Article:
Last summer I had the great experience of attending the Institute for Priestly Formation (IPF). In these last few days, one of their spiritual approaches came back to me vividly; they called it Relationship-Identity-Mission—and here the order of the words does matter. IPF posited that many people in ministry may operate backwards. Mission is primary; from there flows Identity (I am a seminarian. I am a youth minister); then, the personal Relationship with Christ gets whatever energy is left. If these last few days without “real ministry” have been a struggle for you, as they have been for me, I think we need to ask ourselves not “what do I do?”—because frankly we cannot do much of anything our Mission truly requires—but rather ask “who am I? I work for Jesus, yes, but is my own, personal relationship with Him primary?”
In discussing Relationship-Identity-Mission, the question was often asked “where do you live?” If you live in your Mission and your Identity is synonymous with what you do, you are going to have a difficult month (or maybe even longer). But if you live in the Relationship and make that your starting point, even during a time when the Mission is unclear or nonexistent, then you are going to rediscover your Identity as a beloved son or daughter of a faithful God. Amidst fear and uncertainty, God is giving us this time to go deeper into a relationship with Him, so that we can live out our missions more fruitfully when this is all over.
So, if you find you are struggling now because you are living Mission-Identity- Relationship, take his time as a Lenten Retreat and don’t feel bad about it! The world needs your prayers now more than ever, and your creative approach to ministry now will then be the fruit of your time alone with Jesus. If you are living Relationship-Identity-Mission, go deeper and speak honestly with Jesus about frustrations with your minimized Mission.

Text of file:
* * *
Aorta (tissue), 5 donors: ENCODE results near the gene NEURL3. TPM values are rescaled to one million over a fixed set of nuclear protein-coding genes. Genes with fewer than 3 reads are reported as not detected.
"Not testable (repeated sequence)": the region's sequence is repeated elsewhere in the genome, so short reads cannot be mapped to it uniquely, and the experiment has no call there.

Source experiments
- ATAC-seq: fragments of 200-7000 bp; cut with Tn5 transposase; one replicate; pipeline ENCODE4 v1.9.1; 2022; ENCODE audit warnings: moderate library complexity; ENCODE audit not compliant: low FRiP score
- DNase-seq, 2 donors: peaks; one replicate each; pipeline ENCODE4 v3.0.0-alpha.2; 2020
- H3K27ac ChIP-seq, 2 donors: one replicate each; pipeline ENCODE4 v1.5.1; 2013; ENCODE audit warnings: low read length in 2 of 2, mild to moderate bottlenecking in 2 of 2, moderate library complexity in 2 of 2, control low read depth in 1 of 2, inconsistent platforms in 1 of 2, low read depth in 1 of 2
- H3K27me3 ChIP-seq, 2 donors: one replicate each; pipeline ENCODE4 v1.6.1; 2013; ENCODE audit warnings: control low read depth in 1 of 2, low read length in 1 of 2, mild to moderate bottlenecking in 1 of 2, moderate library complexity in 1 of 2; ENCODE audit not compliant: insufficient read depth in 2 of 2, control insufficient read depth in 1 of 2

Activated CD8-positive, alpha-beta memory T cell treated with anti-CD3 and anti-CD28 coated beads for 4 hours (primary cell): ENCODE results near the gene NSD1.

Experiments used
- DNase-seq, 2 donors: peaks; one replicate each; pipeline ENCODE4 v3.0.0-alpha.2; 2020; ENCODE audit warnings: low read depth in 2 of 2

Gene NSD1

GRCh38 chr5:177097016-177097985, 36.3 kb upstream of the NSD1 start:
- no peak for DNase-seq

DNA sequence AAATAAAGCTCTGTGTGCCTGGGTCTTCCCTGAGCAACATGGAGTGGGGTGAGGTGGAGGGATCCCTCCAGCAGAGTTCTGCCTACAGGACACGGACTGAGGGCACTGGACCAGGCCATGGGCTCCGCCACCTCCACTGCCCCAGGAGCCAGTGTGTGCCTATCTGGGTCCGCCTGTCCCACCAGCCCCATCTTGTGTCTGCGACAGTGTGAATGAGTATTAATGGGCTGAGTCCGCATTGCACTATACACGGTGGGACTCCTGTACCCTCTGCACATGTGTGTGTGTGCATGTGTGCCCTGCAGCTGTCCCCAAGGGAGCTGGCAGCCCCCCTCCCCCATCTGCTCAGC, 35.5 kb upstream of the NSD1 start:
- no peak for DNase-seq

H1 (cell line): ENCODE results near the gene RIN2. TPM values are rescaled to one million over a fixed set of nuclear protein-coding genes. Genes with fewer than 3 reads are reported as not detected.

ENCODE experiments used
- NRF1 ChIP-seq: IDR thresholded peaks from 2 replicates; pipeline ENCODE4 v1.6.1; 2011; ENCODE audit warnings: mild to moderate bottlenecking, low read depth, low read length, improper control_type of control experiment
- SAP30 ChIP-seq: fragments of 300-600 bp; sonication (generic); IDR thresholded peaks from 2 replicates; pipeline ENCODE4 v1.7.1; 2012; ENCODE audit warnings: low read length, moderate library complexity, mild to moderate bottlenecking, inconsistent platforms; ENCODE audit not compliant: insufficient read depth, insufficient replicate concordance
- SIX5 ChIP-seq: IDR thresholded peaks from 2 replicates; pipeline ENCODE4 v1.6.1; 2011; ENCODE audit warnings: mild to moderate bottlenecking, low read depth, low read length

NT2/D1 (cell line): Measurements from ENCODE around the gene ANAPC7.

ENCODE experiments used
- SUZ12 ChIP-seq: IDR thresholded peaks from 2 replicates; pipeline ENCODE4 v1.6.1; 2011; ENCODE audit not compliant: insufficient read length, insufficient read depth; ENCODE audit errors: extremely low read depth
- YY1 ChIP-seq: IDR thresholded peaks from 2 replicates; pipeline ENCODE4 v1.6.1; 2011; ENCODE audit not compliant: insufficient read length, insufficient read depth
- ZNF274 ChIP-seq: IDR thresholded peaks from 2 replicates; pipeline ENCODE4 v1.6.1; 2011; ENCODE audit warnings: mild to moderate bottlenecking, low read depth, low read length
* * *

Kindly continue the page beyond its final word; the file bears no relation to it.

In closing, I would like to offer this consoling quote from Henri Nouwen for your reflection:
“We are not what we do, we are not what we have, we are not what others think of us. Coming home is claiming the truth. I am the beloved child of a loving creator.”
Jesus is calling us to remain in His Love (John 15:9), a request that I imagine was made for times like these. So choose to live in the relationship, take ownership of your identity as the beloved, and watch your ministry take root.
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Christopher Heller is a seminarian for the Diocese of Rockville Centre studying at Saint Joseph's Seminary in Yonkers, NY. He graduated from The Catholic University of America with bachelor degrees in Philosophy and Theology in May of 2017. Chris is a native of Long Island, hailing from both Saint Edward's Parish in Syosset and Saint Patrick's Parish in Bay Shore, where his family currently lives.
“Do not be troubled if you do not immediately receive from God what you ask him; for he desires to do something even greater for you, while you cling to him in prayer” -Evagrius Ponticus